The Internal Revenue Code does not describe what a Self Directed IRA can invest in, only what it cannot invest in. Internal Revenue Code Sections 408 & 4975 prohibits Disqualified Persons from engaging in certain type of transactions. The purpose of these rules is to encourage the use of IRAs for accumulation of retirement savings and to prohibit those in control of IRAs from taking advantage of the tax benefits for their personal account.
The foundation of the prohibited transaction rules are based on the premise that investments involving IRA and related parties are handled in a way that benefits the retirement account and not the IRA owner. The rules prohibit transactions between the IRA and certain individuals known as “disqualified persons”. The outline for these rules can be found in Internal Revenue Code Section 4975.
ELLIS v. COMM., Cite as 115 AFTR 2d 2015-2072 (787 F.3d 1213), Code Sec(s) 4975; 408; 72; 61; 72; 7491, (CA8), 06/05/2015
The Tax Court held that that Mr. Ellis/general manager of a used car business/LLC, which was held 98% by IRA engaged in prohibited transaction under IRC Section 4975 when he caused the corporation. to pay him compensation. The Court held that Mr. Ellis, as IRA’s fiduciary and beneficial shareholder, engaged in indirect transfer of IRA’s income and assets for his own benefit in violation of IRC Section 4975(c)(1)(D) and indirectly dealt with such income and assets for his own interest or his own account in violation of IRC Section 4975(c)(1)(E).
On May 25, 2005, an attorney for Mr. Ellis formed CST Investments, LLC (CST), to engage in the business of used automobile sales in Harrisonville, Missouri. The operating agreement for CST listed two members: (1) a self-directed IRA belonging to Mr. Ellis, and (2) Richard Brown, an unrelated person who worked full-time for CST. By the end of 2005, the IRA had a fair market value of $321,253, consisting of its membership interest in CST and $1,773 in cash. To compensate him for his services as general manager, CST paid Mr. Ellis a salary of $9,754 in 2005 and $29,263 in 2006. The wages were drawn from CST’s corporate checking account and were reported as income on the Ellises’ joint tax returns for both years.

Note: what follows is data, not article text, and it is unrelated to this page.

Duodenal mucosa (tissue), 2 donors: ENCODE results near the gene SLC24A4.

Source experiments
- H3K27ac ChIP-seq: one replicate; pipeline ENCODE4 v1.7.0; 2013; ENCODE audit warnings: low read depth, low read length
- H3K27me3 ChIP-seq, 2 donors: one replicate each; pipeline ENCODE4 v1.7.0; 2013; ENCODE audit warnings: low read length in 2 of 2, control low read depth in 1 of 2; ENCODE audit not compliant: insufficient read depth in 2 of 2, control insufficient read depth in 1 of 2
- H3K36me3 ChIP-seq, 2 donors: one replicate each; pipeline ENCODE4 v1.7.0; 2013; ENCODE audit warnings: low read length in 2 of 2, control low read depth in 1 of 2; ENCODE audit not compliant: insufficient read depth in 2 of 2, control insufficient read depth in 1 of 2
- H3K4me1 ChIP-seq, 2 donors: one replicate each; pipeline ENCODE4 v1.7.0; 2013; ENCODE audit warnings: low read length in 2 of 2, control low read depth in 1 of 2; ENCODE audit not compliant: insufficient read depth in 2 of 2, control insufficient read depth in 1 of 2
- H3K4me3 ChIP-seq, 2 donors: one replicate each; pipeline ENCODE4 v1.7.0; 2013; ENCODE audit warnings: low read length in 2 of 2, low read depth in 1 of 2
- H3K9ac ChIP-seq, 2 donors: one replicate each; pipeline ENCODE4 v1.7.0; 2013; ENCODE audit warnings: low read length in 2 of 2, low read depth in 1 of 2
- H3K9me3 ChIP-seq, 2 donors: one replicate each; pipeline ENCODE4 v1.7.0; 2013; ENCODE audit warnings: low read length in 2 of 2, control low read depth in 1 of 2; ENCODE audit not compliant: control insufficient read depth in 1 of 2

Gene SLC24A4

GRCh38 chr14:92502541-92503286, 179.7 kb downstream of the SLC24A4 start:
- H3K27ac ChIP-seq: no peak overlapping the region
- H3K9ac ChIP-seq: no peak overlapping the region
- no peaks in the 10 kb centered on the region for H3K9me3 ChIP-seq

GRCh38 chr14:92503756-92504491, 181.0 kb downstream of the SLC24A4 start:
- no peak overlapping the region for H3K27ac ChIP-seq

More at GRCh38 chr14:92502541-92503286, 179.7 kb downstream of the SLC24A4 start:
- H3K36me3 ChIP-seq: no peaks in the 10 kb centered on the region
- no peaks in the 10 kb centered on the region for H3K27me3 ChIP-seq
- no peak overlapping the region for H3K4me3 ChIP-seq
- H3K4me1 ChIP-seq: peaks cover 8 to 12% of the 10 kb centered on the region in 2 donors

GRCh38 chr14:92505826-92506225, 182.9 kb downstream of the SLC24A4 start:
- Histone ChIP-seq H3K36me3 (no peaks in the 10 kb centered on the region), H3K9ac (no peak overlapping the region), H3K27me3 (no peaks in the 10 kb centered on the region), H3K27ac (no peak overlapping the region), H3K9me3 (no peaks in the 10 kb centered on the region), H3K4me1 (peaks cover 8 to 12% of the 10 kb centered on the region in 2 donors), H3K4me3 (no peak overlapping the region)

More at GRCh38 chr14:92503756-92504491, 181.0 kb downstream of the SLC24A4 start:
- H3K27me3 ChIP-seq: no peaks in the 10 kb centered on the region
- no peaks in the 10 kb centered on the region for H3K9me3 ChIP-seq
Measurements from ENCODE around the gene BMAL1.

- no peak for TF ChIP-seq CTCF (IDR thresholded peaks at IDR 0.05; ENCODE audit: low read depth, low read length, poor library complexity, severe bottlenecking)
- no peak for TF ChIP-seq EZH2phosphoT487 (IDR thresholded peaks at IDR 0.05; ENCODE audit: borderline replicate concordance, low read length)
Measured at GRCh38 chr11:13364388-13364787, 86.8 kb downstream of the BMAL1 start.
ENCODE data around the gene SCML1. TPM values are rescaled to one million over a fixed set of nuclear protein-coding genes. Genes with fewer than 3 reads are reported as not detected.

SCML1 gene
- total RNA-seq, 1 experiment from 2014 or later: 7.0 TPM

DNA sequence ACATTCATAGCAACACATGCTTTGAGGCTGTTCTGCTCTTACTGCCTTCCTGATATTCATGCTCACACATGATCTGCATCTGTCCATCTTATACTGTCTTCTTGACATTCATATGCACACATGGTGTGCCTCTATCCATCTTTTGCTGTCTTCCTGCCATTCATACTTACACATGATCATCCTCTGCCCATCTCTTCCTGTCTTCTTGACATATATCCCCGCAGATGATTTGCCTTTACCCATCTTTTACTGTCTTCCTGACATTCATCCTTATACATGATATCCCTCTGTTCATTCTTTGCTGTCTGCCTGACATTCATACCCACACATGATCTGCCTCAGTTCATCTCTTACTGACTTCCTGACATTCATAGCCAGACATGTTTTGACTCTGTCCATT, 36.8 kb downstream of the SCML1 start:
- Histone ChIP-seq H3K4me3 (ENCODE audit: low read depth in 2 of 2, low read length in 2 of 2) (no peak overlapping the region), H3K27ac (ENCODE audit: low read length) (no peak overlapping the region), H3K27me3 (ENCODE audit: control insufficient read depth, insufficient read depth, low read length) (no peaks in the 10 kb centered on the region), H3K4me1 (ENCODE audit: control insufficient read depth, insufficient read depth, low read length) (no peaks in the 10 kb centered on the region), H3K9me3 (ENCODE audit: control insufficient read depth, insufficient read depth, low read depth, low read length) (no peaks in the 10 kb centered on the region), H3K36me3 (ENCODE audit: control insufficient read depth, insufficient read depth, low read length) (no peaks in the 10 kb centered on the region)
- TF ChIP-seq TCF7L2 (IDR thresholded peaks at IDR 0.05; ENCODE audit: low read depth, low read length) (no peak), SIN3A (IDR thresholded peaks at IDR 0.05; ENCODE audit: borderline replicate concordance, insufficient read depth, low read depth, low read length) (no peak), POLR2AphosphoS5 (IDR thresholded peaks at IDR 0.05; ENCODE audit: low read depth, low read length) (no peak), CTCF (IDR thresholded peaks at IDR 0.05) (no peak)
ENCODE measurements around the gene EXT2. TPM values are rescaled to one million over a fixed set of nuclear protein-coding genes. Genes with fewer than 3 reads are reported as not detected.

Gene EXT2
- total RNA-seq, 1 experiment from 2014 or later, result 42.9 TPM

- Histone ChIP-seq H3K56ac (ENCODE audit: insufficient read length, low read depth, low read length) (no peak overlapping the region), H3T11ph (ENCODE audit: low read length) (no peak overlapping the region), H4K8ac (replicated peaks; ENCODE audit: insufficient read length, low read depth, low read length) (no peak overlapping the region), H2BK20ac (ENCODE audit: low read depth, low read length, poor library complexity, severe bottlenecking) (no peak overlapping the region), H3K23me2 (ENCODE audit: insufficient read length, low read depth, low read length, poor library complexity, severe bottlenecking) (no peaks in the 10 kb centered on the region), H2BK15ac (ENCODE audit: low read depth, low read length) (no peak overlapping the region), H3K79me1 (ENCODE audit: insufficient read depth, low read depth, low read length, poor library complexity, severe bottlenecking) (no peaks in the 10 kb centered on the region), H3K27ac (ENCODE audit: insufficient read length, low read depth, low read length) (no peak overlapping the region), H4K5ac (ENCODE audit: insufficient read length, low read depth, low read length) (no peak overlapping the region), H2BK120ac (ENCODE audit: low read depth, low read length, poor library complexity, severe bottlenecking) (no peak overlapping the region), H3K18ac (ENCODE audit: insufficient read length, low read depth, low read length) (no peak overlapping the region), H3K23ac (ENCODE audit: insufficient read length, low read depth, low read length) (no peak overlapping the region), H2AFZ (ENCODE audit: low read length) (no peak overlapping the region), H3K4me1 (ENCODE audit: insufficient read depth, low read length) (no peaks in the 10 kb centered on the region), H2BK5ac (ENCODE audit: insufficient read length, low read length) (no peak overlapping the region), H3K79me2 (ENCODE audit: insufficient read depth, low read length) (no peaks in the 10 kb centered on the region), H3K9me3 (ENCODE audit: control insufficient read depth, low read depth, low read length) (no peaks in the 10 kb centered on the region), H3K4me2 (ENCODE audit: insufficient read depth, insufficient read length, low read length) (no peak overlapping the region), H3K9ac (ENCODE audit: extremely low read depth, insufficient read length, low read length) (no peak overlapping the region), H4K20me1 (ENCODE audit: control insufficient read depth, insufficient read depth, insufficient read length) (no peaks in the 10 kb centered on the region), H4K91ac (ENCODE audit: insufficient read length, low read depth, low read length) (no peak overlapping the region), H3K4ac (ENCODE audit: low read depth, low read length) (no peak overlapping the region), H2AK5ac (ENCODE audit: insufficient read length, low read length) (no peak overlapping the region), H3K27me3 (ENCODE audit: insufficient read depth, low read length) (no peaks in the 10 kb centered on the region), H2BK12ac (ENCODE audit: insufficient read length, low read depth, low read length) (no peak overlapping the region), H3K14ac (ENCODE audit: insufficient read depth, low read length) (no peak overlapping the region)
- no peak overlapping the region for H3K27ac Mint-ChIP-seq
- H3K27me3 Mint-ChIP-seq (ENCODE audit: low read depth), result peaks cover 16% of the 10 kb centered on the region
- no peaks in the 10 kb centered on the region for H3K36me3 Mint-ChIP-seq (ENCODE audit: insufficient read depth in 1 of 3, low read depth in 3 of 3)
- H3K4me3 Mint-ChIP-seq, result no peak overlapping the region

The Ellises argued that the tax court erred in upholding the Commissioner’s determination that Mr. Ellis engaged in a prohibited transaction by causing CST to pay him wages in 2005. The Court agreed with the Tax Court which held that Mr. Ellis engaged in a prohibited transaction by directing CST to pay him a salary in 2005. The record establishes that Mr. Ellis caused his IRA to invest a substantial majority of its value in CST with the understanding that he would receive compensation for his services as general manager. By directing CST to pay him wages from funds that the company received almost exclusively from his IRA, Mr. Ellis engaged in the indirect transfer of the income and assets of the IRA for his own benefit and indirectly dealt with such income and assets for his own interest or his own account (IRC Section 4975(c)(1)(D) & (E).
What Can We Lean From The Case?
The Ellis case is important for two main reasons. Firstly, it is the first case that directly reinforces the legality of using a newly established LLC to make IRA investments without triggering a IRS prohibited transaction. Secondly, it demonstrates the importance of working with tax professionals who have specific expertise working with the very complex IRS rules concerning using retirement funds to make investments. Accordingly, if Mr. Ellis used a 401(k) plan instead of an IRA to buy C Corporation stock, he could have availed himself of an exception to the prohibited transaction rules under IRC 4975(d)(13) for the purchase of qualifying employer securities, also known as a Rollover Business Start-Up (“ROBS) solution.